The second way in which EFCOG is contributing to the DOE mission is by establishing initiative-specific task teams. “We have done this successfully over the past six months and have delivered what I consider high-quality, quick-turn product at the request of senior DOE leadership in high-priority subject areas,” Lempke said. Some of the subject areas where EFCOG task teams have recently provided services to the DOE include human capital management, supply chain, data quality, and risk communications. “This goes to the heart of what EFCOG has done for years—share lessons learned and work to improve safe operations across the [DOE] complex,” he said.


Following Lempke, William Magwood, director general of the OECD Nuclear Energy Agency (NEA) and former commissioner of the Nuclear Regulatory Commission, began by noting that many of the issues in radioactive waste management are the same issues that existed when he began his career. “It shows that we really have to think strategically about what we’re doing, because we have not made as much progress as one would have expected,” he said.

In highlighting the work of the NEA, Magwood pointed to the agency’s new Committee on Decommissioning of Nuclear Installations and Legacy Management. Formed in 2018, it is the first committee the NEA has created in 25 years, he said. The formation of the committee was in response to the growing number of commercial nuclear power plants and facilities undergoing decommissioning and the need for a global understanding of legacy facilities.

Magwood said that for commercial nuclear power plants, the deactivation and decommissioning challenges are fairly well understood. He noted, however, that out of the approximately 160 reactors that have been shut down around the world, only about 15 have been fully decommissioned, mainly in the United States. “We see that, when we look at these D&D activities, a lack of an integrated and optimized approach has really had a big impact on both the decommissioning of commercial facilities and on the legacy facilities,” he said.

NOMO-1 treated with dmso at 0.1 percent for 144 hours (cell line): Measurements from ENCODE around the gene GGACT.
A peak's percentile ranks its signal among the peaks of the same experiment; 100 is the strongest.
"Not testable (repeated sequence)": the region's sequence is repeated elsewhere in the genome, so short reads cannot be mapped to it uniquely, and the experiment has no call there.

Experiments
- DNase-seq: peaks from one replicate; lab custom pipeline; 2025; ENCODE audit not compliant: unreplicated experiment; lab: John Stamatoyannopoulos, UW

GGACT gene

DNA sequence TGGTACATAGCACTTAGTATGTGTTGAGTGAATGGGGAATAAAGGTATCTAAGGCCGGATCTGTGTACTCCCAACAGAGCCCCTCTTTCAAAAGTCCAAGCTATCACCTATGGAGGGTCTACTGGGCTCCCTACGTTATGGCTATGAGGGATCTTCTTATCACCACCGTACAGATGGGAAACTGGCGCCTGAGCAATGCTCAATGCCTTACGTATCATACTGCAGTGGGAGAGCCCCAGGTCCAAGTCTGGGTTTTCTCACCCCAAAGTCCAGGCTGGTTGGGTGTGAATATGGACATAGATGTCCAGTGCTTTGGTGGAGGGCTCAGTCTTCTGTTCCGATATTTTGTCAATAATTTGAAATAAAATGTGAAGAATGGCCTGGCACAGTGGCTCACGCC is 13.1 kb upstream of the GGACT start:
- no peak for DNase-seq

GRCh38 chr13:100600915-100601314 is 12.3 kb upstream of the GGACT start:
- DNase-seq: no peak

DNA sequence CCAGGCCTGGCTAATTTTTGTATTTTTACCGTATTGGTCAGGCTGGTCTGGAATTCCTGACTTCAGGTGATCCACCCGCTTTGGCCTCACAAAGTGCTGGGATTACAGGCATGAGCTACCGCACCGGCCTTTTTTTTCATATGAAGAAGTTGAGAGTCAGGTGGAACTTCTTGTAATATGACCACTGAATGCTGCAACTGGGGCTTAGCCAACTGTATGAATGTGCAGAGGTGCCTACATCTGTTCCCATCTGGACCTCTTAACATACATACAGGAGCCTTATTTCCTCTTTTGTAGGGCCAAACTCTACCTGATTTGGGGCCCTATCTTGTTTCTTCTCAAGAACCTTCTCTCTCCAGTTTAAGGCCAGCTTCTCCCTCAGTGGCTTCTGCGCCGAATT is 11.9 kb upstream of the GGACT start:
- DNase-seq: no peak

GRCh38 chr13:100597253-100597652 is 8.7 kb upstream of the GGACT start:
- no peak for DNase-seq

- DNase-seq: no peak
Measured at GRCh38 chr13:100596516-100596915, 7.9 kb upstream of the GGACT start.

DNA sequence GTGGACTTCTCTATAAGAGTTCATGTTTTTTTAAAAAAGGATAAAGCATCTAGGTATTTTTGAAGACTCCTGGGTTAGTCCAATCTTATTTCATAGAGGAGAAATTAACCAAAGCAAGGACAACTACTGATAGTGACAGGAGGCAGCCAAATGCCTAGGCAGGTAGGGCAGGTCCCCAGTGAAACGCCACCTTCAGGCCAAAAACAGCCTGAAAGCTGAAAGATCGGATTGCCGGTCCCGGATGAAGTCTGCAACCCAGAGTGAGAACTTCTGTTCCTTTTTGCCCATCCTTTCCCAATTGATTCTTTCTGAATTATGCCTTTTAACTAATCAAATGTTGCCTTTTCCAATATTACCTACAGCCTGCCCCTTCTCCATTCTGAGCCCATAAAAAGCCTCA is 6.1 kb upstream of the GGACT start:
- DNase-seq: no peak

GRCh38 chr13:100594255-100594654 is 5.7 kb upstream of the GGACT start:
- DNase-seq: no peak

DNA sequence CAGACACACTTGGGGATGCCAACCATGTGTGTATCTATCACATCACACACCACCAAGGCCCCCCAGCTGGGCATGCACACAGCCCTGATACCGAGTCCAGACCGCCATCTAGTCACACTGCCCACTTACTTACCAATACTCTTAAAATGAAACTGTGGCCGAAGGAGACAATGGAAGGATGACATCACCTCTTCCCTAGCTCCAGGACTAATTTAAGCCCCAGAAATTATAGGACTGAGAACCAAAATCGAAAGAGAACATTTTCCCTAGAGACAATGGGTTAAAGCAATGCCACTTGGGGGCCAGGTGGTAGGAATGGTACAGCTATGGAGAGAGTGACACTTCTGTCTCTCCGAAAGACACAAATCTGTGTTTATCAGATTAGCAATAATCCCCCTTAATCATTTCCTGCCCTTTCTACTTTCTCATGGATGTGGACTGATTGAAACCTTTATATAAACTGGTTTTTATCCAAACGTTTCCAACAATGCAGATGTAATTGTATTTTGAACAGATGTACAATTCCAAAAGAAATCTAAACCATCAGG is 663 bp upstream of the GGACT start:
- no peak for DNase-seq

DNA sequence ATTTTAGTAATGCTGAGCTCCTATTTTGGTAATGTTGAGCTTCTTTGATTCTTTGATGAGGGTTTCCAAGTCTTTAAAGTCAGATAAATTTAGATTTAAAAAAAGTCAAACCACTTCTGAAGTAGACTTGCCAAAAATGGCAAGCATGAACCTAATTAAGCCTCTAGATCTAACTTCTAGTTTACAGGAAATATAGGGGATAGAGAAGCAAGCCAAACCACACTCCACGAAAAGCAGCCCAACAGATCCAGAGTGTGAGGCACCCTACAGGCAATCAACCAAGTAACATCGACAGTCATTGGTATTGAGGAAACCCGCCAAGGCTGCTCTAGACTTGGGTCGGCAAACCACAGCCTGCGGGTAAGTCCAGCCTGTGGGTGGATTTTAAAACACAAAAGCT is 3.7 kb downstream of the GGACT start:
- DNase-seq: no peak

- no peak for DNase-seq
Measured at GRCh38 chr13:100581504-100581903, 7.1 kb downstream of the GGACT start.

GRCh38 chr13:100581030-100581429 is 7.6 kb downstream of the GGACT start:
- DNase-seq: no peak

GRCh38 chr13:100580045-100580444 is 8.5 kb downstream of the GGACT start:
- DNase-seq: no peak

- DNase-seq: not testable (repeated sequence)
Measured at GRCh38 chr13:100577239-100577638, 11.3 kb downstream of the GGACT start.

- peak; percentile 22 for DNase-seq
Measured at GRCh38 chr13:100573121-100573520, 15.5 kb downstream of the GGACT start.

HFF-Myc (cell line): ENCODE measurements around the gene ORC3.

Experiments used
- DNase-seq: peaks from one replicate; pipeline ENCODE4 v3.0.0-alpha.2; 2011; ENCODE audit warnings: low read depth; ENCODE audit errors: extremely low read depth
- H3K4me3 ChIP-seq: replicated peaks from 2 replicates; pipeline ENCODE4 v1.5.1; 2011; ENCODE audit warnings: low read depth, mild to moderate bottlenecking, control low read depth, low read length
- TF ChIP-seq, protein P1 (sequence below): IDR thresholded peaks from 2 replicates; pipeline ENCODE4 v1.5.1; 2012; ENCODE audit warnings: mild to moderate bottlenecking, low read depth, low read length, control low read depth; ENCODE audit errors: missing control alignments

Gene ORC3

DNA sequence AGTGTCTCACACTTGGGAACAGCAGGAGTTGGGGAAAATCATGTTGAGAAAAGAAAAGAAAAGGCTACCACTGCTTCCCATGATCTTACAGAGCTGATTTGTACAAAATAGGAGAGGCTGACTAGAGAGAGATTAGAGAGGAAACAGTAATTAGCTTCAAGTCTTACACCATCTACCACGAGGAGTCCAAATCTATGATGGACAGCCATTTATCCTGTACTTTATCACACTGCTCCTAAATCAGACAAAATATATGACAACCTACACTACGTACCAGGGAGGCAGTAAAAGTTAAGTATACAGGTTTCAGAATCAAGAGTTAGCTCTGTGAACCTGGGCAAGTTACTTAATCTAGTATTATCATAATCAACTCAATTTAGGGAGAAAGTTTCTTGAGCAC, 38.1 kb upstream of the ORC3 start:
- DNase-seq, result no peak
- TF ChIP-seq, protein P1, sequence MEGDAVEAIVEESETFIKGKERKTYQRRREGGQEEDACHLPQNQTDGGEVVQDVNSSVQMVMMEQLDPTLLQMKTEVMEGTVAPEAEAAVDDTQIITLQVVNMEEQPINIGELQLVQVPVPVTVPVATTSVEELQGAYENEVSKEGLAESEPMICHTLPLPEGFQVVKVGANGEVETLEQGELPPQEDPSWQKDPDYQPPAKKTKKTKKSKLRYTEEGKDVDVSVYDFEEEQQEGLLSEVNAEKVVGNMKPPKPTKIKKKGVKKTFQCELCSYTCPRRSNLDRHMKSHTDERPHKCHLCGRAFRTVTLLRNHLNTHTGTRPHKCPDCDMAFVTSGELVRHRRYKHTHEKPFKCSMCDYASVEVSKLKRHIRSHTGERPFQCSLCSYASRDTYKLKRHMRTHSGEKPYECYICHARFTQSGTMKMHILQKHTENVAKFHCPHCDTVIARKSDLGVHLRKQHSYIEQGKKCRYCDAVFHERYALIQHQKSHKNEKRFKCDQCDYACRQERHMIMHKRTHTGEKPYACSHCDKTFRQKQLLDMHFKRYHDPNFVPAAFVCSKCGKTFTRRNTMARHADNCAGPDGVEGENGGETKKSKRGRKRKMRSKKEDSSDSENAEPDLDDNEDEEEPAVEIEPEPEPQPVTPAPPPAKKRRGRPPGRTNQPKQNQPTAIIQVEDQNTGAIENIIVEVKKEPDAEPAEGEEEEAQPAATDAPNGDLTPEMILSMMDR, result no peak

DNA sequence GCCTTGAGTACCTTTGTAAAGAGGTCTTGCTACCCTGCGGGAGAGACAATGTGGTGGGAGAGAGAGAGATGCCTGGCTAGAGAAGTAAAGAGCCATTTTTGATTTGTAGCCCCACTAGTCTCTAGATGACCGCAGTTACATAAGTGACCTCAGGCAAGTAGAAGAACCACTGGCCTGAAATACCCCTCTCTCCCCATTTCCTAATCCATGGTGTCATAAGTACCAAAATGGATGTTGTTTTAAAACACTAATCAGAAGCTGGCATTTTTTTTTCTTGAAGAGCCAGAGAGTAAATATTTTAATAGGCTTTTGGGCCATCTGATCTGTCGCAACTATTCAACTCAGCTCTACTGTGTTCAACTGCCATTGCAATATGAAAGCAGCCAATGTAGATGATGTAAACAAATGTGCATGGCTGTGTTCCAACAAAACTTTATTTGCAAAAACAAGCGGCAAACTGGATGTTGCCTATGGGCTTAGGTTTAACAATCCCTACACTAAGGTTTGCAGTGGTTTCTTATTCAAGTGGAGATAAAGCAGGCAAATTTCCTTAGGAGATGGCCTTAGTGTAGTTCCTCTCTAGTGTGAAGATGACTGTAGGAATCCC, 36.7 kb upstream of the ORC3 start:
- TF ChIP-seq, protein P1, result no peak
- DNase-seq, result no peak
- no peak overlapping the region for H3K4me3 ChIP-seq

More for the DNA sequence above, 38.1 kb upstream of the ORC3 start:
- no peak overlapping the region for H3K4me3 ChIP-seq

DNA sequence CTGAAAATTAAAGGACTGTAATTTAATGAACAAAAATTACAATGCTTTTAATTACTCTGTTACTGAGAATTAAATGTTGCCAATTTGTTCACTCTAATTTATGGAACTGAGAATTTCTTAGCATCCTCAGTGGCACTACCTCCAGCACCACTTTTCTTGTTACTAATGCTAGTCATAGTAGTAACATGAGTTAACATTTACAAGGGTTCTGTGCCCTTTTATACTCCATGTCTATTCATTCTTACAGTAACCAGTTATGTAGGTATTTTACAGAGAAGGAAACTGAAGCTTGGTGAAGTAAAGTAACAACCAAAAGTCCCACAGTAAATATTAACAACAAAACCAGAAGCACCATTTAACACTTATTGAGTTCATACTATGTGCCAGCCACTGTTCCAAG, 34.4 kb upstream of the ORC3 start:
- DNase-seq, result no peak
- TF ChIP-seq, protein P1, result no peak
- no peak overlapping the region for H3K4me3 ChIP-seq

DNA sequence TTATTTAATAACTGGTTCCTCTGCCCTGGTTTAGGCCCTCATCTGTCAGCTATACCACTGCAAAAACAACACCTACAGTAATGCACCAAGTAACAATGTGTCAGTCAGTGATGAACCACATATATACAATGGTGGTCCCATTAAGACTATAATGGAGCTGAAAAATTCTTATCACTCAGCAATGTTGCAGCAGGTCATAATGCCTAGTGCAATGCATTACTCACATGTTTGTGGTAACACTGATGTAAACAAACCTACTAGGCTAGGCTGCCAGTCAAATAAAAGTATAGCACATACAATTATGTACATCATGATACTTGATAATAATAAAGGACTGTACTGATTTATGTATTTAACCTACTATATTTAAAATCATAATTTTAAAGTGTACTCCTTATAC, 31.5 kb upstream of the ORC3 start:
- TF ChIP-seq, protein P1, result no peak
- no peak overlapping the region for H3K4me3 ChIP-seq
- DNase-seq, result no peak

To improve decommissioning, Magwood said, the NEA has been having wide-ranging discussions that focus on what activities could be done earlier to facilitate D&D work being done today. In doing so, the NEA is asking what the industry could have been doing in the past to make current D&D work easier and if there’s anything that can be done now to support future work.

Magwood pointed to the need to design nuclear facilities with disposal in mind, much in the same way that the automobile industry has begun thinking about building cars that are not only easier to put together, but are easy to take apart and recycle or dispose of. Eventually, Magwood said, regulators may have to become engaged and require reactor designers to take end of life and decommissioning into consideration before plants are built. “We can’t just be interested in building facilities that work for us today, we have to be thinking about the long term,” he said.

At the same time, there is a need for a more flexible but stable regulatory framework, Magwood said. An over-compliance to regulations is costing billions of dollars in unnecessary work, he said, adding that regulators will need to think smarter about hazards and ensure that costs are balanced with benefits. “If you focus on over-compliance, you are never going to get better,” he said.

Finally, Magwood stressed the need for stakeholder involvement and public engagement in any decommissioning or waste management project. “Ultimately, if you can’t bring the public along in these conversations, you’re not going to have a sustainable process and a sustainable project,” he said.